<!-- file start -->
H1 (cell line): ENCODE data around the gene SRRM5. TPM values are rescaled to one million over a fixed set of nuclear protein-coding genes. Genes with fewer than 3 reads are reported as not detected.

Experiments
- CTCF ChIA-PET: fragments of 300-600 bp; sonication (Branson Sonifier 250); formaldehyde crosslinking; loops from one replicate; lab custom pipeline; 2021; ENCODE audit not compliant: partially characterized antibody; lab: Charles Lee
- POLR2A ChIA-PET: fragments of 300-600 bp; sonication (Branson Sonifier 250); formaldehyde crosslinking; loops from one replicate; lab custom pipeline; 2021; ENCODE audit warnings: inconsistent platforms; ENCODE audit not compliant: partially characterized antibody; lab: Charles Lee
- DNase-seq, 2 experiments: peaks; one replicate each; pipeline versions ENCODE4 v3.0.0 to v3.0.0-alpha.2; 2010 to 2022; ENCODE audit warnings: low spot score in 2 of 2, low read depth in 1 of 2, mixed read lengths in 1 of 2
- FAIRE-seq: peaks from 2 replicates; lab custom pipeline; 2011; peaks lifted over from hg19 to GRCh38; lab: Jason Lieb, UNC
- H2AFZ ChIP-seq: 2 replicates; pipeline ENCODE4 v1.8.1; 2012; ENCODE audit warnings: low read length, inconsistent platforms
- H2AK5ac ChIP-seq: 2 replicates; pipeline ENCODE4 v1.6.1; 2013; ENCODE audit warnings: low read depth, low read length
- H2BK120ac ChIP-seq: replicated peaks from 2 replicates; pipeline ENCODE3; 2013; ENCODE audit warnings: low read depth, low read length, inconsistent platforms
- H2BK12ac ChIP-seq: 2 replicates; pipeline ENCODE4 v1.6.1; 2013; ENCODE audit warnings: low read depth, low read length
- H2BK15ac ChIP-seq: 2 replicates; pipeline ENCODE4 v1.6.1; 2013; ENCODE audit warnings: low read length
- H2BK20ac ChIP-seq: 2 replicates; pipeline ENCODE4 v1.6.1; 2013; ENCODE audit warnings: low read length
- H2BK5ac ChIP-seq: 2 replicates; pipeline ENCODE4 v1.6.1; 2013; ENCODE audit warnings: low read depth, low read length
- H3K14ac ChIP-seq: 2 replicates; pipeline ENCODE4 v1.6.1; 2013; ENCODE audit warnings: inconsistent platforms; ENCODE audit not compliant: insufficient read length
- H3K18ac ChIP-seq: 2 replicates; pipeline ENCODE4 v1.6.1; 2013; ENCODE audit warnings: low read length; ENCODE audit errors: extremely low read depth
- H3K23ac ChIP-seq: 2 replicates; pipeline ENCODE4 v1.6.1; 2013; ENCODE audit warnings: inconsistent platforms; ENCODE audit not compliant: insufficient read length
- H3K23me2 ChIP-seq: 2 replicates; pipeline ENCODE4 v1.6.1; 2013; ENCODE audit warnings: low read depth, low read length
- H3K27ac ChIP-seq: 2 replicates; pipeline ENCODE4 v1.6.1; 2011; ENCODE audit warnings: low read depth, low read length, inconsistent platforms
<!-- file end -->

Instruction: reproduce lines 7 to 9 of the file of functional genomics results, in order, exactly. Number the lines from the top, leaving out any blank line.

- H2AFZ ChIP-seq: 2 replicates; pipeline ENCODE4 v1.8.1; 2012; ENCODE audit warnings: low read length, inconsistent platforms
- H2AK5ac ChIP-seq: 2 replicates; pipeline ENCODE4 v1.6.1; 2013; ENCODE audit warnings: low read depth, low read length
- H2BK120ac ChIP-seq: replicated peaks from 2 replicates; pipeline ENCODE3; 2013; ENCODE audit warnings: low read depth, low read length, inconsistent platforms